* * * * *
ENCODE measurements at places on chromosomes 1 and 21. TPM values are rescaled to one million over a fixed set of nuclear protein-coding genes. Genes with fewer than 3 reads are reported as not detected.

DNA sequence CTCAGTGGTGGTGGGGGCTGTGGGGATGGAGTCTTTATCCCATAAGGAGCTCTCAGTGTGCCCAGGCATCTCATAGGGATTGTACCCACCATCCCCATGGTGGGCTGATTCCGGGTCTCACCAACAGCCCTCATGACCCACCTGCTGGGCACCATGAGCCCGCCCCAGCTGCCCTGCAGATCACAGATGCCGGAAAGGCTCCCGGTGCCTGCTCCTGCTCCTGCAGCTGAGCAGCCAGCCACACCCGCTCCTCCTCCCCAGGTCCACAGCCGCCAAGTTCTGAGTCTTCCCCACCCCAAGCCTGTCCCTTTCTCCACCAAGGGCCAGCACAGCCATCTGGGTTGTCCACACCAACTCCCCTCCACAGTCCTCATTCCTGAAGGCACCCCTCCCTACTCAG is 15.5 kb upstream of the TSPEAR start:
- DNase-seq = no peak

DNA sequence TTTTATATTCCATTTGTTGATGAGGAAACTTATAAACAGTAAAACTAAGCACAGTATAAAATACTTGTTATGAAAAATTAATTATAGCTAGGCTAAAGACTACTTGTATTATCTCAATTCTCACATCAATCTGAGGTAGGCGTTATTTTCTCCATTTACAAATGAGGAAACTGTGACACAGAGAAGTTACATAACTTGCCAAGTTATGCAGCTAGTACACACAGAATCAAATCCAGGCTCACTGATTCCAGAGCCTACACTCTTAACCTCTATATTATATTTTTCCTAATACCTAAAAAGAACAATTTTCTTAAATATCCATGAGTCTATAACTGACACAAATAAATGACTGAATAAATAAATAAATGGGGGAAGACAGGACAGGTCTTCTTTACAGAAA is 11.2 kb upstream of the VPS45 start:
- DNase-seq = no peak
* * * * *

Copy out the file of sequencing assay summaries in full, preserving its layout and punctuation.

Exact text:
ENCODE measurements at places on chromosomes 1 and 21. TPM values are rescaled to one million over a fixed set of nuclear protein-coding genes. Genes with fewer than 3 reads are reported as not detected.

DNA sequence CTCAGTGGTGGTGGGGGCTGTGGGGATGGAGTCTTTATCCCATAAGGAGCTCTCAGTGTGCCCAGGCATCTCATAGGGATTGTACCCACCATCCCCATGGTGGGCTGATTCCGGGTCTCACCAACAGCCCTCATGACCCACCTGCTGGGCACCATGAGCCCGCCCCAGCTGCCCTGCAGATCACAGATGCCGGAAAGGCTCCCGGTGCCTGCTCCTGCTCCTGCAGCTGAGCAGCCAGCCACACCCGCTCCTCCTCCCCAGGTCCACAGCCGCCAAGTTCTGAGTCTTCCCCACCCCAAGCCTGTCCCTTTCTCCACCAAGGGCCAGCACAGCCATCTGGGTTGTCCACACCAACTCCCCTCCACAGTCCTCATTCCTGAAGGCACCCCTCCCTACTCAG is 15.5 kb upstream of the TSPEAR start:
- DNase-seq = no peak

DNA sequence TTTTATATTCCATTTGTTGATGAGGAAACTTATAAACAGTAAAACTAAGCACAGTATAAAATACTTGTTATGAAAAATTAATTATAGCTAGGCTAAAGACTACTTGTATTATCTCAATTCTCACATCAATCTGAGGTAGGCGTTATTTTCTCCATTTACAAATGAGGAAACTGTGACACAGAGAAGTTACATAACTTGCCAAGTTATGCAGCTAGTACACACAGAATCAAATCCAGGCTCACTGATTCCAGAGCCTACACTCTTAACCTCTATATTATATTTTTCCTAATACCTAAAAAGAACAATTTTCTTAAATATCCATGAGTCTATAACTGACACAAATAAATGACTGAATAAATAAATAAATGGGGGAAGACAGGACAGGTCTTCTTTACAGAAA is 11.2 kb upstream of the VPS45 start:
- DNase-seq = no peak